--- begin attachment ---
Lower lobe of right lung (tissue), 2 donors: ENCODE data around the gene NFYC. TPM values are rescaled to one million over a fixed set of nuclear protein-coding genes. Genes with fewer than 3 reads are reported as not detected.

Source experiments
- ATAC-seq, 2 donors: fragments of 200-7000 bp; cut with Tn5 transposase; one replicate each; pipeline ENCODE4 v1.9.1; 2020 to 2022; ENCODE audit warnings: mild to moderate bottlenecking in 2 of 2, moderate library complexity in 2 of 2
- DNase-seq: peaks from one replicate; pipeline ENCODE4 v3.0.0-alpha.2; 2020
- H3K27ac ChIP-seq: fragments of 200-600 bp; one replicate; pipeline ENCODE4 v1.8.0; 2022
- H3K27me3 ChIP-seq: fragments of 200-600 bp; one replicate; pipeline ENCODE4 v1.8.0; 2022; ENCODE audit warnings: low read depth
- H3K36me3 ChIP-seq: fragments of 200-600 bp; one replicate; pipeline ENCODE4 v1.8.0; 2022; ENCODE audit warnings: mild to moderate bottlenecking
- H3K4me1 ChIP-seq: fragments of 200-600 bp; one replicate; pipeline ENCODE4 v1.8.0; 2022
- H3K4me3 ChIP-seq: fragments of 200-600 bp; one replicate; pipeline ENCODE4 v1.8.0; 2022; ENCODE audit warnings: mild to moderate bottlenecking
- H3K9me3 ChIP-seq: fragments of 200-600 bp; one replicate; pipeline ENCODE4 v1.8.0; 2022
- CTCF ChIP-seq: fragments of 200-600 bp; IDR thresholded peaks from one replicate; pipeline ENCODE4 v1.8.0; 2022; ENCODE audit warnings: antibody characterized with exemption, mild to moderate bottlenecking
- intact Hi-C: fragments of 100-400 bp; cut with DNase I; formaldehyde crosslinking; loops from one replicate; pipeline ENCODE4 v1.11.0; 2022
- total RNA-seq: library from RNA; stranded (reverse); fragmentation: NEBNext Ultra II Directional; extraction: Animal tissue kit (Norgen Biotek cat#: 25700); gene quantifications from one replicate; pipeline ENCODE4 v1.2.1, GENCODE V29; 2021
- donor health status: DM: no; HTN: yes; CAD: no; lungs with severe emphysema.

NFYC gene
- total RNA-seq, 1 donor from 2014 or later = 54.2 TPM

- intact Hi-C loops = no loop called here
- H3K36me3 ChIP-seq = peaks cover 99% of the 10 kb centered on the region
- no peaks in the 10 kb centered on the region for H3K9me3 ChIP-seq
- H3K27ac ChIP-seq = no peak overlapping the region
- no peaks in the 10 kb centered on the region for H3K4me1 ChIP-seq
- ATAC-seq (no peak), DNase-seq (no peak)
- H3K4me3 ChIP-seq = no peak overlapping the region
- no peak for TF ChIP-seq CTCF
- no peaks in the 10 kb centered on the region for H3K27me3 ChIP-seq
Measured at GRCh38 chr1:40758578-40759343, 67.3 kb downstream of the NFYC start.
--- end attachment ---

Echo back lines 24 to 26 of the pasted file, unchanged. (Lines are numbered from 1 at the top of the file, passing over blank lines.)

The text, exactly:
- no peak for TF ChIP-seq CTCF
- no peaks in the 10 kb centered on the region for H3K27me3 ChIP-seq
Measured at GRCh38 chr1:40758578-40759343, 67.3 kb downstream of the NFYC start.